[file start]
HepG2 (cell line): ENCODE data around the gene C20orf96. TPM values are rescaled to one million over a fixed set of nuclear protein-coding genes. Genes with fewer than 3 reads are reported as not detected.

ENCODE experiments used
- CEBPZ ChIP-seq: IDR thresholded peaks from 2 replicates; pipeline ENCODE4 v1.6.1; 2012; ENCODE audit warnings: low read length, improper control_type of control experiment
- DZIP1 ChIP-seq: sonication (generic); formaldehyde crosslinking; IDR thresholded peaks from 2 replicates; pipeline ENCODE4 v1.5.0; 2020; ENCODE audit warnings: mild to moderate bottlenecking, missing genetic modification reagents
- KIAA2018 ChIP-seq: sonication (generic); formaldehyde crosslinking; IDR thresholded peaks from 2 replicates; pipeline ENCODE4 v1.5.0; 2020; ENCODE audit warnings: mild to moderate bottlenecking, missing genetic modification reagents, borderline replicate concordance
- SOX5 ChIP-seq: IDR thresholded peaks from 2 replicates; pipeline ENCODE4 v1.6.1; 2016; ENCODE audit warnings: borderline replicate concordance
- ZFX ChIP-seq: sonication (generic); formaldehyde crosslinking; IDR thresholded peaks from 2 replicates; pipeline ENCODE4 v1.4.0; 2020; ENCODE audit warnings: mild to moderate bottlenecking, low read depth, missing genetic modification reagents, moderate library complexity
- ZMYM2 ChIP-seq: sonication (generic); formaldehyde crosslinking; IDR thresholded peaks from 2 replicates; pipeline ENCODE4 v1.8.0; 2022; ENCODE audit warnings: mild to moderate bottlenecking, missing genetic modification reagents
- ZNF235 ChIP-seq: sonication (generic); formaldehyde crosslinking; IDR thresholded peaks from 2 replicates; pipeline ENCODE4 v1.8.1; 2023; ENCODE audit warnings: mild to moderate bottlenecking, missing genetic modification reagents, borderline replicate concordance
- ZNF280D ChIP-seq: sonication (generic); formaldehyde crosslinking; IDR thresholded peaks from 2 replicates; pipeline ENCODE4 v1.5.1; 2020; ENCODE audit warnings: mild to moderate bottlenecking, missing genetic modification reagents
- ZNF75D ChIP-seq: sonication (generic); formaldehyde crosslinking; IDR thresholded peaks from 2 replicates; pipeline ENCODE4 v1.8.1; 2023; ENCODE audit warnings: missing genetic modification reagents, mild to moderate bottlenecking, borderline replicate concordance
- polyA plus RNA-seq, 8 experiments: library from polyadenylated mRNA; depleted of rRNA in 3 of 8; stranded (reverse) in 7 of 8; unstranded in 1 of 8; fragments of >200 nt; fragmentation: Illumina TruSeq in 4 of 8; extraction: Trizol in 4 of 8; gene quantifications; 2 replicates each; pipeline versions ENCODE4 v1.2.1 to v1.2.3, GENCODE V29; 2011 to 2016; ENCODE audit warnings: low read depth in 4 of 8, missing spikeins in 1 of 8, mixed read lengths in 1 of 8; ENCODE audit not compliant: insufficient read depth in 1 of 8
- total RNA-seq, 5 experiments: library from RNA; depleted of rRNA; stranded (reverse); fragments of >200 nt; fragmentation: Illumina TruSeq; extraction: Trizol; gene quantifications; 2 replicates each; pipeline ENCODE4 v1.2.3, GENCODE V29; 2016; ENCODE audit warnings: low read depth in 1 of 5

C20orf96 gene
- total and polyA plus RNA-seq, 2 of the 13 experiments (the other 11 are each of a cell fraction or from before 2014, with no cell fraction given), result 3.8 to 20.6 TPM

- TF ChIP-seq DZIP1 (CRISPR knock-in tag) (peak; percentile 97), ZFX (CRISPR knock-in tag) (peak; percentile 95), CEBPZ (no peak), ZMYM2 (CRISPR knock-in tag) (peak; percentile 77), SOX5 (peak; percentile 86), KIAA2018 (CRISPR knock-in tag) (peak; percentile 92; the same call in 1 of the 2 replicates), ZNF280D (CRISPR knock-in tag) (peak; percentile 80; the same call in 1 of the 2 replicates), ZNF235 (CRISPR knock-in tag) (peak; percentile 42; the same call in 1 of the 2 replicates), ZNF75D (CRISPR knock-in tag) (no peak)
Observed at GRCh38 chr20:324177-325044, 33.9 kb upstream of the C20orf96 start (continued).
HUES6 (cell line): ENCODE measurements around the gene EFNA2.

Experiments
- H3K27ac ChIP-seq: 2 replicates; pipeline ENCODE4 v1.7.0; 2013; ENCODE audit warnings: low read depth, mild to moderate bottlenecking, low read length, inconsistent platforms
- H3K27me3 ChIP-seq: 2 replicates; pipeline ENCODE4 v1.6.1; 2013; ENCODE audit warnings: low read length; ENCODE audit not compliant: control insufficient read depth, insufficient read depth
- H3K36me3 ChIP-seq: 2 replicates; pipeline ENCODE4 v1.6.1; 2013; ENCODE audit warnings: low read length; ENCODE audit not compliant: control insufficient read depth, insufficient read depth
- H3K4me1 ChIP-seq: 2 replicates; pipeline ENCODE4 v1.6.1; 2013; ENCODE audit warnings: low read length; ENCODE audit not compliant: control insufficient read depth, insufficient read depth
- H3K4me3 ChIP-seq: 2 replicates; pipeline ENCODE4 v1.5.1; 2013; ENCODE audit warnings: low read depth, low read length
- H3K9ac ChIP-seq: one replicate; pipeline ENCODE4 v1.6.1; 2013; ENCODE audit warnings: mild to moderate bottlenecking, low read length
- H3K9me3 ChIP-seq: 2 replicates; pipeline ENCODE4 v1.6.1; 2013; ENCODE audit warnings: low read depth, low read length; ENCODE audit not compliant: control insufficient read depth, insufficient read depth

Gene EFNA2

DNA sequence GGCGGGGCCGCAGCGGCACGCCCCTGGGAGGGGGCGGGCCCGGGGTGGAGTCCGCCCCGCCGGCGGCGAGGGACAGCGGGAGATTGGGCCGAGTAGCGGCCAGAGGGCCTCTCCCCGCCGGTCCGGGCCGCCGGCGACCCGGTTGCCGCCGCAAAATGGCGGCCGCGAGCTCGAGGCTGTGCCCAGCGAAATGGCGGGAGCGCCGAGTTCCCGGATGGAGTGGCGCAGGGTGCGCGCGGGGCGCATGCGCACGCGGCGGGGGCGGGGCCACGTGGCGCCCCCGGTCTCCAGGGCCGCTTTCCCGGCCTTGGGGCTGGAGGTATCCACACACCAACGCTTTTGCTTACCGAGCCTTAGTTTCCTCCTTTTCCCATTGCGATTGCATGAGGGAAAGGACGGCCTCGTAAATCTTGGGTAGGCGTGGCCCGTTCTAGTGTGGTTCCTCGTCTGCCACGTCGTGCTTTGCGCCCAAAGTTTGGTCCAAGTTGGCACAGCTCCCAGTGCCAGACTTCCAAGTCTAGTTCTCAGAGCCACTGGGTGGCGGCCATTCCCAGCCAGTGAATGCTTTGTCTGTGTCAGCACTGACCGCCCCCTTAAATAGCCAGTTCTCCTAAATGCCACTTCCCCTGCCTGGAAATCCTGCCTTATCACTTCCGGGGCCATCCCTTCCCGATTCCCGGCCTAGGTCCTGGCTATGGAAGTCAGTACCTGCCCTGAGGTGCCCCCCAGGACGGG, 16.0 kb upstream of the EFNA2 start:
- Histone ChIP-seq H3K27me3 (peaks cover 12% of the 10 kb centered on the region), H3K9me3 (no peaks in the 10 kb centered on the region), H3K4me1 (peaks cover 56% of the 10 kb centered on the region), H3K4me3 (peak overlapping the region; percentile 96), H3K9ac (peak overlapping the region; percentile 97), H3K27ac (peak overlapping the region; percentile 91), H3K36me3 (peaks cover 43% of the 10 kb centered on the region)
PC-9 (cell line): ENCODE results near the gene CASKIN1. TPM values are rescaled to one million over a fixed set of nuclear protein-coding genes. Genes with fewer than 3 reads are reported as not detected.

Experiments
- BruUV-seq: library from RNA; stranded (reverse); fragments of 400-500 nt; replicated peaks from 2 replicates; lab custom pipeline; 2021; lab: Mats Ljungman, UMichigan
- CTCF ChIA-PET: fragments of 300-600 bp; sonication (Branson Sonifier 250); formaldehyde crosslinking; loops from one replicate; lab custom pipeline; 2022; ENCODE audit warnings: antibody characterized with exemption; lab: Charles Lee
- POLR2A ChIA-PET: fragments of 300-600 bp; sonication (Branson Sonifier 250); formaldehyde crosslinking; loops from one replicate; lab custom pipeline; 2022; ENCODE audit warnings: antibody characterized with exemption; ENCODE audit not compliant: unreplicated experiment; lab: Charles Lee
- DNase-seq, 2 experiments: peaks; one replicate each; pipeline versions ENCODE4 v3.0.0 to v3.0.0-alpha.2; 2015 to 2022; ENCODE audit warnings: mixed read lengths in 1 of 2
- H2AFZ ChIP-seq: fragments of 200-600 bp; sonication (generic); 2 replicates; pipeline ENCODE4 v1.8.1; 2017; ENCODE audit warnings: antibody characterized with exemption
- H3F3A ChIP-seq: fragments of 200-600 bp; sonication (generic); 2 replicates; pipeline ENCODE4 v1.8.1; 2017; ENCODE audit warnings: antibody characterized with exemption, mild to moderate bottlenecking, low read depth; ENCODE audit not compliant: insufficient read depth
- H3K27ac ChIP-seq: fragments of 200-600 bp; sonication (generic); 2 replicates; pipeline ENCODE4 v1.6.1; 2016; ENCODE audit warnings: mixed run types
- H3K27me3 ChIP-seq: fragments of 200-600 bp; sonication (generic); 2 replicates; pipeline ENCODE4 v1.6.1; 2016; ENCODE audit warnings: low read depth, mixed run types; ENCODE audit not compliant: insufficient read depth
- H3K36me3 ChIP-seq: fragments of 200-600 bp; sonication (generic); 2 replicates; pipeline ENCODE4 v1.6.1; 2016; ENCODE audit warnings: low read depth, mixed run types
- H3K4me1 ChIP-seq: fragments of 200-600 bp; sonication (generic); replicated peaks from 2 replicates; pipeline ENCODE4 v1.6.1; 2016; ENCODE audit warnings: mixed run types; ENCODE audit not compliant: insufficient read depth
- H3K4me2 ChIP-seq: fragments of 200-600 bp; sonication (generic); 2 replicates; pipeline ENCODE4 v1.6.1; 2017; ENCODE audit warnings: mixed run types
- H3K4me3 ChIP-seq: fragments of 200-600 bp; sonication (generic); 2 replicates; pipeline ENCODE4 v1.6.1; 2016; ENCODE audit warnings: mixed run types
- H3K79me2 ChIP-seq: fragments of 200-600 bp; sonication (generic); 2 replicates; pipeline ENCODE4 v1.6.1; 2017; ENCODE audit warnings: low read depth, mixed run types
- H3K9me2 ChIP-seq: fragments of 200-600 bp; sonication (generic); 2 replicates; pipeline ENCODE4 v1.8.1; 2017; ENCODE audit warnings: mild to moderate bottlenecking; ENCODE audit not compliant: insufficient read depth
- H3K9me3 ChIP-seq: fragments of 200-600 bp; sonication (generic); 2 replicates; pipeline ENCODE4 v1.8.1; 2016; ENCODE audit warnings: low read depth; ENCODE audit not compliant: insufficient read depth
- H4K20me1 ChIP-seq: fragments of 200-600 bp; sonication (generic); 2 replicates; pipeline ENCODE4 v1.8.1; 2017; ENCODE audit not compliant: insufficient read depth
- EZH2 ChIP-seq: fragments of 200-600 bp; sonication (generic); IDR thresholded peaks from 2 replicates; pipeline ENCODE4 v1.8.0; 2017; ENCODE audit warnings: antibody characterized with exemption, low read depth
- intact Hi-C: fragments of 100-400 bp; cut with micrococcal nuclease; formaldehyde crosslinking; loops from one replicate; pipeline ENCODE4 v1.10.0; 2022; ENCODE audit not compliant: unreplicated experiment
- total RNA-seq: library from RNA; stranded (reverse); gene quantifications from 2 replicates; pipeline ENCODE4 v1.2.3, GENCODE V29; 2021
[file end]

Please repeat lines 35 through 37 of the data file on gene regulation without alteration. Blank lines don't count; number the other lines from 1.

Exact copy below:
- DNase-seq, 2 experiments: peaks; one replicate each; pipeline versions ENCODE4 v3.0.0 to v3.0.0-alpha.2; 2015 to 2022; ENCODE audit warnings: mixed read lengths in 1 of 2
- H2AFZ ChIP-seq: fragments of 200-600 bp; sonication (generic); 2 replicates; pipeline ENCODE4 v1.8.1; 2017; ENCODE audit warnings: antibody characterized with exemption
- H3F3A ChIP-seq: fragments of 200-600 bp; sonication (generic); 2 replicates; pipeline ENCODE4 v1.8.1; 2017; ENCODE audit warnings: antibody characterized with exemption, mild to moderate bottlenecking, low read depth; ENCODE audit not compliant: insufficient read depth